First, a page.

I have been postphoning a personal website for years in favor of other projects, but I finally found the time to create it. I hope you find the finished result as stunning as I do.
Choosing a stack for this website wasn't actually as easy as I thought. The fact that the site will be mostely static, with a blog post or new project once in a while, I was looking for a great static framework to use. My main requirement was that it could be hosted on a static webhost like Github Pages or Netlify, since I don't want to spend a fortune and setup an entire webserver with CI/CD integration. I ended up with a few choices:
VuePress: orginally meant for documentation websites, VuePress is a solid tool for creating a static, markdown-based website. However, it can be a bit tedious to create a custom theme that fits 100% of my needs. I was looking for something with more freedom.
Ruby on Rails: while more meant for server-side rendered web-content, it also has options for staticly generating webpages. One problem, I don't know Ruby (on Rails), and to be quite frankly, it's not on my "Languages I want to learn"-list. It is still used by a lot of companies but it's popularity has been dropping over the years. Great option, but not for me.
Nuxt.JS: while mostely used for server-side rendering, Nuxt.JS offers a SSG build option and an amazing
@nuxt/contentplugin for integrating with markdown. It uses Vue, which is by far my personal favorite. It offers great hot-reloading in development, amazing SEO support and a lot of modules to use.
Yes, there are a lot of great other alternatives, like Next.JS or Gatsby in React, but I haven't used those in a while and was looking for something that wouldn't take a lot of learning-time. I will definitly revisit those in the future
After comparing these solid options, I ended up going with Nuxt.JS. Of all the options I have provided above, it is still the option I am most familiar with. Don't get me wrong, I love learning new frameworks/languages, but this project has a time-limit, so better fast then never :)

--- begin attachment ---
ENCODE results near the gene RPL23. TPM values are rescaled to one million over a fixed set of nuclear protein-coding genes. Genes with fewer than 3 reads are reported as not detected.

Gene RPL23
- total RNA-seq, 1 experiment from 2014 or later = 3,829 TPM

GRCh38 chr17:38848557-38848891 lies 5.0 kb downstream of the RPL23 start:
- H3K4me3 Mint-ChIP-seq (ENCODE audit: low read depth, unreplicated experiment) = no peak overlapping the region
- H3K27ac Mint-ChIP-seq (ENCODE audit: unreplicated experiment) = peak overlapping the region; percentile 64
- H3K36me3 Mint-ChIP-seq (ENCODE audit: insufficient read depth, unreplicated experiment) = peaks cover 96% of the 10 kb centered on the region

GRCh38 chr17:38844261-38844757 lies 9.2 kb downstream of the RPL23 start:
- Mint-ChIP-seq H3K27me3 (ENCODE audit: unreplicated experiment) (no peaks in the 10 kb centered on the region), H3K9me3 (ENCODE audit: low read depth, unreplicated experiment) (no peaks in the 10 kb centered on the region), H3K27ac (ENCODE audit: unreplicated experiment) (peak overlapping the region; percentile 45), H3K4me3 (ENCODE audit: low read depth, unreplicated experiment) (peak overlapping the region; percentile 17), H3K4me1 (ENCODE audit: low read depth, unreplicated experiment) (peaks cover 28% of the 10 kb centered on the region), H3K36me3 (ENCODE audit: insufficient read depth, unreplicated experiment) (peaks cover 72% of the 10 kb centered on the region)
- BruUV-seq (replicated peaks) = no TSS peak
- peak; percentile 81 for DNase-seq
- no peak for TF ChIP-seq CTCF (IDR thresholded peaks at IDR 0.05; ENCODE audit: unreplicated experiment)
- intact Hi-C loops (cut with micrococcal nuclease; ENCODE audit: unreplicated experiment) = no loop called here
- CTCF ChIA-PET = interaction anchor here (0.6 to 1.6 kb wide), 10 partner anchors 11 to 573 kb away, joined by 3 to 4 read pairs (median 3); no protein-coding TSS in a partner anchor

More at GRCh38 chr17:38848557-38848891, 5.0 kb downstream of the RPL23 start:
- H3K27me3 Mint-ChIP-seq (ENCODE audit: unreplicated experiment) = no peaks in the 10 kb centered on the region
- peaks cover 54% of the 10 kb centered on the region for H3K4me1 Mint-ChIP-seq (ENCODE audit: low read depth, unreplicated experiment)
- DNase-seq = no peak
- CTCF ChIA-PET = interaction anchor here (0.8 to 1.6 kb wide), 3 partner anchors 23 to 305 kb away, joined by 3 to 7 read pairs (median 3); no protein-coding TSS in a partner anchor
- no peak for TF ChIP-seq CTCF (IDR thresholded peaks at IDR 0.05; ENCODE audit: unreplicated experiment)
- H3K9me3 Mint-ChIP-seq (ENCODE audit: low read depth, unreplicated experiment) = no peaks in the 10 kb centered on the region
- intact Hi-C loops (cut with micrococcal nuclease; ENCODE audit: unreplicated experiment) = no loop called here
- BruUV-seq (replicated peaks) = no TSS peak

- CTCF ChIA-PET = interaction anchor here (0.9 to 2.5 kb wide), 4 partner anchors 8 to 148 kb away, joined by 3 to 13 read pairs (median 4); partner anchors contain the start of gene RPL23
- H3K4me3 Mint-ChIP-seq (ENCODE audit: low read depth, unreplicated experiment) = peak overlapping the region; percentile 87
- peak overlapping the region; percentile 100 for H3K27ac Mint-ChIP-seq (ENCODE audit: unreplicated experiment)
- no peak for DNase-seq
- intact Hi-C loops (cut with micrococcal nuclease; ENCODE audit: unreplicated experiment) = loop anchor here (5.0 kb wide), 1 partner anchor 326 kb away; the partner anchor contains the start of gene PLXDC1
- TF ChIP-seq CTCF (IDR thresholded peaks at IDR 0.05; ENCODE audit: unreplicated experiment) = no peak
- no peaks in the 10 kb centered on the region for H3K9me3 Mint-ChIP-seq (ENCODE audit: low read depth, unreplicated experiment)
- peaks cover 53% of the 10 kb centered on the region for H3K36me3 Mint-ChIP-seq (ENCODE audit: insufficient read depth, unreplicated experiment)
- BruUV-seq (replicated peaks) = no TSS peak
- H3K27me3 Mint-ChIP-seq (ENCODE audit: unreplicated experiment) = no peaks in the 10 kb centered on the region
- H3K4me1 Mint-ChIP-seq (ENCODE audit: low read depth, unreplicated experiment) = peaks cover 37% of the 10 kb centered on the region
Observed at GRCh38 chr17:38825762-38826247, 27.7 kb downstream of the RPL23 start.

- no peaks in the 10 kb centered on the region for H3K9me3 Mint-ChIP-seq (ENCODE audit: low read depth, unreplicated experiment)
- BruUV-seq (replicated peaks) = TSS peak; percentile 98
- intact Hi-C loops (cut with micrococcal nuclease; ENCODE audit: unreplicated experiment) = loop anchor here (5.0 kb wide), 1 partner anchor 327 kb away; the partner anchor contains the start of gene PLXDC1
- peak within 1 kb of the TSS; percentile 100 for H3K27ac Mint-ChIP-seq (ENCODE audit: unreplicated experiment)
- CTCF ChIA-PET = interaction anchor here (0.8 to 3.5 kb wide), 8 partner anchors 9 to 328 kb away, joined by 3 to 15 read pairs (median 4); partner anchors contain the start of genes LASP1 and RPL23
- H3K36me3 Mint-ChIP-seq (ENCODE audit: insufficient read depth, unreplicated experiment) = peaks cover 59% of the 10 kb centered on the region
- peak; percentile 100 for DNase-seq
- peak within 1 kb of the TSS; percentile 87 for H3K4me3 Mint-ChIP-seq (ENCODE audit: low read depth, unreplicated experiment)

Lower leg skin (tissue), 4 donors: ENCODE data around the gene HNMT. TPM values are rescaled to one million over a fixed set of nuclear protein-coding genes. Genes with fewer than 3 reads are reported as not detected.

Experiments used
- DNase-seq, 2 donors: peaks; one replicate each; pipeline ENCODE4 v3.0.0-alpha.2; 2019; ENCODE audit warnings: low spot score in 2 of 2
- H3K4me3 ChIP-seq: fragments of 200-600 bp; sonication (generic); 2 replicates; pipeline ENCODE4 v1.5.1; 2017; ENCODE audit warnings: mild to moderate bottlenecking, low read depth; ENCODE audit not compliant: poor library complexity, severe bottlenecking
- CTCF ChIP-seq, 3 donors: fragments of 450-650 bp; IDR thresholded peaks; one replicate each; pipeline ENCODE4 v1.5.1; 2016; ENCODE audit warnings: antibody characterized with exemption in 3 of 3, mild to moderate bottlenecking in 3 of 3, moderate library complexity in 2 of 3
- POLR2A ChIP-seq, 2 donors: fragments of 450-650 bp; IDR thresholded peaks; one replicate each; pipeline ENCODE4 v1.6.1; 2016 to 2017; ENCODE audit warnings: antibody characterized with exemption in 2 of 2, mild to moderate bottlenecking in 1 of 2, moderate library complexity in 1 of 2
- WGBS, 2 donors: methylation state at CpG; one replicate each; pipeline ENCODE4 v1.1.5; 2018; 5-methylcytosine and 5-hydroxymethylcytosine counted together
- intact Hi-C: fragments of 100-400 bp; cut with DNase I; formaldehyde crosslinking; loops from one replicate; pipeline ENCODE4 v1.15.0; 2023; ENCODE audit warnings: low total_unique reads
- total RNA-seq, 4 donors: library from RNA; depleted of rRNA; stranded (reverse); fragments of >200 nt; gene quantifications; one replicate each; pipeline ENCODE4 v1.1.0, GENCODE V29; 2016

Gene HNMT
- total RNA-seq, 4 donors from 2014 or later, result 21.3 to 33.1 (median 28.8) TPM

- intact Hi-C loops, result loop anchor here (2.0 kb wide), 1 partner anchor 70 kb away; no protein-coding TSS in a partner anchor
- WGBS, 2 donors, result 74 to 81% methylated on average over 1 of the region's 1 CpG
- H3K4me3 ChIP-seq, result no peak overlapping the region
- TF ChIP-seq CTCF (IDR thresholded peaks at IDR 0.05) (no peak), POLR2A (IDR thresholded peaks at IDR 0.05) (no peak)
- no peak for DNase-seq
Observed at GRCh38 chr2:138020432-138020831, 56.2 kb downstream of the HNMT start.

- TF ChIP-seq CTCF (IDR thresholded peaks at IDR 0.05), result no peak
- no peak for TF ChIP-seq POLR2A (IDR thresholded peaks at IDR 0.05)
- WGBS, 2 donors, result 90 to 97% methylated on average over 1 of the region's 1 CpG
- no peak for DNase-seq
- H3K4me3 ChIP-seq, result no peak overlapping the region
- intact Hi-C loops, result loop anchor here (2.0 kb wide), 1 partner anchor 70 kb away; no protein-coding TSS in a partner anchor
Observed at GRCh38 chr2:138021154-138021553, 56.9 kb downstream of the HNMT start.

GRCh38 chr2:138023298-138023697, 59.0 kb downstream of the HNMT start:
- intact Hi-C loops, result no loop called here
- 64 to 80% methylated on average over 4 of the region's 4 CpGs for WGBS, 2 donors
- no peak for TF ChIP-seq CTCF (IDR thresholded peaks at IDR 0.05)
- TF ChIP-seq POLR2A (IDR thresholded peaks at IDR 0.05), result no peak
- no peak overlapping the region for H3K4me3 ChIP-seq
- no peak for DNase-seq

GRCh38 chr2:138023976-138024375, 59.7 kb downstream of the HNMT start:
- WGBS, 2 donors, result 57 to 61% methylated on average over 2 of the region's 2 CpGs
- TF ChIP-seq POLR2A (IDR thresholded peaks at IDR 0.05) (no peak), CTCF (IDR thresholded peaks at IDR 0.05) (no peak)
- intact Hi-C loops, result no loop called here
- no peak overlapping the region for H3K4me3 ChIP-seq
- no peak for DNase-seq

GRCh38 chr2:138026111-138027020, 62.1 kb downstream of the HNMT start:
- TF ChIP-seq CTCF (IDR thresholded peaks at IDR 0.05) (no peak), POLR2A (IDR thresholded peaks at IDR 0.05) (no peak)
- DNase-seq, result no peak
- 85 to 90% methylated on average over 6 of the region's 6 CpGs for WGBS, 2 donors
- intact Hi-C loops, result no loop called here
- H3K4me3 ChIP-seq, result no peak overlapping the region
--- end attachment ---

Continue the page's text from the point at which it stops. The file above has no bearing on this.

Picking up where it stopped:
I will admit, I do have a slight preference to using component frameworks over regular CSS, in particular those following the Material Design guidelines. I have used Vuetify for multiple projects, as it can be customized to something unique every time. It offers all the components you would ever need, but it is huge/bulky. The Vuetify team has done an amazing job with tools like
vuetify-loader, which only includes the used components, automagically, but the CSS bundle is still huge and overal performance can sometimes be poor or require a lot of further optimalizations. For giant web-projects it's still a great fit, but for this personal site writing my own custom CSS & components is the way to go.
So I ended up writing all of the styles myself, in SCSS, except for certain flex-related things. I used the extracted "bootstrap-grid", which is quite small and is great for building responsive flex-related content. I also used the bootstrap values for breakpoints, as they are still my personal favorite. While I am not a big fan of utility CSS classes (yes I am looking at you Tailwind), it makes sence for responsive flex.
Multiple iterations of my CV have been created over the years. I have used Word & Publisher before but I wanted to try something new. Yes, I made my CV in HTML and CSS! And as a matter of fact, I found it easier to create it Word/Publisher. Maybe it's the fact that I have more experience in CSS than in Word/Publisher, but who knows. The big benefit is that it can be easily embedded inside my website and the web and print layout can be slightly different, using the
@media print-CSS query.
While it was long overdue, I am happy with the result, hence the limited time-frame. I hope you enjoy it and if you have any feedback be sure to Tweet me @Maarten_VN or make an issue/pull-request on the Github Repository